The Independent Student Newspaper of St. John's University

The Torch

The Independent Student Newspaper of St. John's University

The Torch

The Independent Student Newspaper of St. John's University

The Torch

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NOT Feelin’ It…

Feel the Noise” debuted at movie theaters on October 5 and left viewers looking for more. Jennifer Lopez’s melodrama was like a bad night out at a reggaeton club. Kudos to Lopez for her attempts to salute her Puerto Rican roots in the film, with its layers of culture and sassy sound, but the music-driven plot lacks rhythm and substance.

The film starts off in modern-day New York City, following Rob (played by former B2K superstar Omarion Grandberry) as an aspiring rapper who is then sent to Puerto Rico after a troubling past dealing with the streets. There, he meets his estranged father (“Last Holiday” actor Giancarlo Esposito) and his half-brother Javi (Victor Rasuk) who both try to earn their way into Rob’s life. Because of Javi’s producing skills, the two team up with hopes of making it in the music industry.

Yet this film, which raked in three million in sales, looked on-screen as if the production team was struggling with a budget. Director Alejandro Chomski directed a few shots that lacked proper lighting and quality, while a few scenes unraveled with little continuity, making one wonder, what just happened? Characters seemed to pop out of nowhere, adding to the confusion. During a couple of scenes, no matter where the main character Rob ended up, his enemies would randomly appear from around the block. Creepy.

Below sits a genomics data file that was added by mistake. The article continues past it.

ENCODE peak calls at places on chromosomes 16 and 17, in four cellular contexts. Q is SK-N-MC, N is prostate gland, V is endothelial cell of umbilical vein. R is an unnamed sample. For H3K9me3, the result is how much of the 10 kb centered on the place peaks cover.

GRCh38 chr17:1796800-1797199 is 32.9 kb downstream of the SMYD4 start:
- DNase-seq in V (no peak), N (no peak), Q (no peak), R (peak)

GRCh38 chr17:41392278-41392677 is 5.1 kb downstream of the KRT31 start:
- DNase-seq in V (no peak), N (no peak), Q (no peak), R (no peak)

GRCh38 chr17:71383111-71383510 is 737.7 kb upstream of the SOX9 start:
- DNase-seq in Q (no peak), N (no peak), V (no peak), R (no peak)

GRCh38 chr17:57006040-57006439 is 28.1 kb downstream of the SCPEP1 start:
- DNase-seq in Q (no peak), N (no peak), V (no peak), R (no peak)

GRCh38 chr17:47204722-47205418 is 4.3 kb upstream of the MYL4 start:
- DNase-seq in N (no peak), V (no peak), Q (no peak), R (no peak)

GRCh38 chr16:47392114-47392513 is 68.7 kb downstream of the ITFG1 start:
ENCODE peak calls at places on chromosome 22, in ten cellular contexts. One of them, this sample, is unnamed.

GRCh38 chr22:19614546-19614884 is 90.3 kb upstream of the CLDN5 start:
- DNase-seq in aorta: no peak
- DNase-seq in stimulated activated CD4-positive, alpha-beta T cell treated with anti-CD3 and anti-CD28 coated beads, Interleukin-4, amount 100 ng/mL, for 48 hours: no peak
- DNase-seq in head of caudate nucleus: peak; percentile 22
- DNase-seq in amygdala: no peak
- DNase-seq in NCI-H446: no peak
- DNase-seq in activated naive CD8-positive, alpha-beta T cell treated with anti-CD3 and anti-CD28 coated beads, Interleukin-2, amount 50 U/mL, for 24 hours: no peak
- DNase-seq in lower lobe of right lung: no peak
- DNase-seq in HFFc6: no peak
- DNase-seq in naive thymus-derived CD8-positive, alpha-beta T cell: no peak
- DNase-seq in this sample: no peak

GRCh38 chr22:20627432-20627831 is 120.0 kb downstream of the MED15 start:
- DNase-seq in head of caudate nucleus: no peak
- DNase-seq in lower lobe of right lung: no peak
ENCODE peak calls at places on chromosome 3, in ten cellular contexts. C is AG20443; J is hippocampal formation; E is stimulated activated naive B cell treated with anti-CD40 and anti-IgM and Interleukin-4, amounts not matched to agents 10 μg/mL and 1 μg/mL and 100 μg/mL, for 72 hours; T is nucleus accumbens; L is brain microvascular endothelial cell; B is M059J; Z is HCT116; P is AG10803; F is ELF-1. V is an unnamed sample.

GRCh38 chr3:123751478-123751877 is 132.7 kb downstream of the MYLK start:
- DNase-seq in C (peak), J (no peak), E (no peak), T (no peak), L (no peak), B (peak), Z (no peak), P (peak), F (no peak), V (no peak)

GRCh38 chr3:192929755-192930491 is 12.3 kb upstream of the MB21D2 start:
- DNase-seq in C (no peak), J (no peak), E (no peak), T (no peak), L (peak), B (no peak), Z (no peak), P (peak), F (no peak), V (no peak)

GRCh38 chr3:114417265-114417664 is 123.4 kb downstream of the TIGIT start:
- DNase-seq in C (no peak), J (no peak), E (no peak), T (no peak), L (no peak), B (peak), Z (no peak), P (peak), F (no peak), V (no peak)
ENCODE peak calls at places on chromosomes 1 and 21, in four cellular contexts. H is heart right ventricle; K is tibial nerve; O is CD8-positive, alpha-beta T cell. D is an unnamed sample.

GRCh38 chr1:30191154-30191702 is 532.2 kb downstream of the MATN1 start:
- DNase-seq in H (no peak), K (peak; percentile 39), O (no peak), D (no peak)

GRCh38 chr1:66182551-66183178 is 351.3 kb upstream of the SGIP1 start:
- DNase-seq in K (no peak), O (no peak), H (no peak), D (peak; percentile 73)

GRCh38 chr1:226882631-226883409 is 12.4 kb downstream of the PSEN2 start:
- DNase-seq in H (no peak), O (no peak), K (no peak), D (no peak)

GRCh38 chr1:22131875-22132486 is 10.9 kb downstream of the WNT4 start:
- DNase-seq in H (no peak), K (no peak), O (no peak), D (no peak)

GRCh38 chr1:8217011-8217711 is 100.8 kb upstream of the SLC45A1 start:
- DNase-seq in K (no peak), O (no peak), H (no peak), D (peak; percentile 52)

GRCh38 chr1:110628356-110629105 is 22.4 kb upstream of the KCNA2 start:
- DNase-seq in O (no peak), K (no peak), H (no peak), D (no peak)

The romance between Rob and the local dance instructor Mimi (played by the beautiful Melonie Diaz) was one of the few motivations to continue watching. During the middle of the movie, Mimi’s dancing skills caught the eyes of a record producer, which then led to a chance for a demo in New York City for the two half-brothers. That led to more drama between living the hard-knock life and trying to make it in the big city. Other motivations were the steamy club scenes and the long concert-type performances by some of Puerto Rico’s famed reggaeton artists.

Overall, the hour and a half of hopelessly uneven performances earns one star. If you’re going to watch the movie, it’s possible to pass the time: just imagine being in a Tuesday-Thursday class. As for students surviving on a college budget, just save the eight dollars for a meal.

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